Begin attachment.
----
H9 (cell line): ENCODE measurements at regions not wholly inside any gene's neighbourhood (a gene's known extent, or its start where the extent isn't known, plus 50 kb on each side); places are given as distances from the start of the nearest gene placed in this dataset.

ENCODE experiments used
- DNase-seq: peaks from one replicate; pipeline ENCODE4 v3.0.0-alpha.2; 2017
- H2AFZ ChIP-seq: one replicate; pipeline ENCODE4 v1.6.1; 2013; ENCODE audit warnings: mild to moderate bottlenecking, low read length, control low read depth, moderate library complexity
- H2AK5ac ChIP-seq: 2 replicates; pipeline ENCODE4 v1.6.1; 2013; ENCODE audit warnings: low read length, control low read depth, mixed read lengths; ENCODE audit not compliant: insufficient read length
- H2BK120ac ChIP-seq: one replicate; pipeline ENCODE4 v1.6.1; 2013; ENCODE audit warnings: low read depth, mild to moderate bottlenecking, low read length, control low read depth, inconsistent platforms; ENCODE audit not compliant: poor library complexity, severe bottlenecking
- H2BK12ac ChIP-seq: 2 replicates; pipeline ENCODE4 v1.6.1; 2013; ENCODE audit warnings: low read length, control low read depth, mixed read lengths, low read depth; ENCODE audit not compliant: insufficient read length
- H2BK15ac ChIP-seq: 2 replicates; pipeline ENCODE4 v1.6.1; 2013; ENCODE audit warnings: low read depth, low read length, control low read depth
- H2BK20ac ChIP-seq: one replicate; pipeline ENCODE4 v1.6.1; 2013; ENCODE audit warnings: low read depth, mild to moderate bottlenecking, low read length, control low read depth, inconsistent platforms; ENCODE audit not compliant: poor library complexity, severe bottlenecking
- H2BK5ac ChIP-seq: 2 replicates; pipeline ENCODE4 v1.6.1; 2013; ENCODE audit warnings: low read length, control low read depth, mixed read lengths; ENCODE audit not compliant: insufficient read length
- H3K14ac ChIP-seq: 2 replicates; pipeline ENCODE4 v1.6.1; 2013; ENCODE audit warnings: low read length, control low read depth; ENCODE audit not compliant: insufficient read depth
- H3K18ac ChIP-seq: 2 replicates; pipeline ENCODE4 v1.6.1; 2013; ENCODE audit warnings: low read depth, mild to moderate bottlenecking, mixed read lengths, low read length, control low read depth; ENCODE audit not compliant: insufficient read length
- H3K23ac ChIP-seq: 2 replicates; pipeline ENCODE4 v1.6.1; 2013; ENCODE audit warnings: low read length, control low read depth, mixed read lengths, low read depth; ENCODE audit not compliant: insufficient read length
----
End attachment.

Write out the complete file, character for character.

H9 (cell line): ENCODE measurements at regions not wholly inside any gene's neighbourhood (a gene's known extent, or its start where the extent isn't known, plus 50 kb on each side); places are given as distances from the start of the nearest gene placed in this dataset.

ENCODE experiments used
- DNase-seq: peaks from one replicate; pipeline ENCODE4 v3.0.0-alpha.2; 2017
- H2AFZ ChIP-seq: one replicate; pipeline ENCODE4 v1.6.1; 2013; ENCODE audit warnings: mild to moderate bottlenecking, low read length, control low read depth, moderate library complexity
- H2AK5ac ChIP-seq: 2 replicates; pipeline ENCODE4 v1.6.1; 2013; ENCODE audit warnings: low read length, control low read depth, mixed read lengths; ENCODE audit not compliant: insufficient read length
- H2BK120ac ChIP-seq: one replicate; pipeline ENCODE4 v1.6.1; 2013; ENCODE audit warnings: low read depth, mild to moderate bottlenecking, low read length, control low read depth, inconsistent platforms; ENCODE audit not compliant: poor library complexity, severe bottlenecking
- H2BK12ac ChIP-seq: 2 replicates; pipeline ENCODE4 v1.6.1; 2013; ENCODE audit warnings: low read length, control low read depth, mixed read lengths, low read depth; ENCODE audit not compliant: insufficient read length
- H2BK15ac ChIP-seq: 2 replicates; pipeline ENCODE4 v1.6.1; 2013; ENCODE audit warnings: low read depth, low read length, control low read depth
- H2BK20ac ChIP-seq: one replicate; pipeline ENCODE4 v1.6.1; 2013; ENCODE audit warnings: low read depth, mild to moderate bottlenecking, low read length, control low read depth, inconsistent platforms; ENCODE audit not compliant: poor library complexity, severe bottlenecking
- H2BK5ac ChIP-seq: 2 replicates; pipeline ENCODE4 v1.6.1; 2013; ENCODE audit warnings: low read length, control low read depth, mixed read lengths; ENCODE audit not compliant: insufficient read length
- H3K14ac ChIP-seq: 2 replicates; pipeline ENCODE4 v1.6.1; 2013; ENCODE audit warnings: low read length, control low read depth; ENCODE audit not compliant: insufficient read depth
- H3K18ac ChIP-seq: 2 replicates; pipeline ENCODE4 v1.6.1; 2013; ENCODE audit warnings: low read depth, mild to moderate bottlenecking, mixed read lengths, low read length, control low read depth; ENCODE audit not compliant: insufficient read length
- H3K23ac ChIP-seq: 2 replicates; pipeline ENCODE4 v1.6.1; 2013; ENCODE audit warnings: low read length, control low read depth, mixed read lengths, low read depth; ENCODE audit not compliant: insufficient read length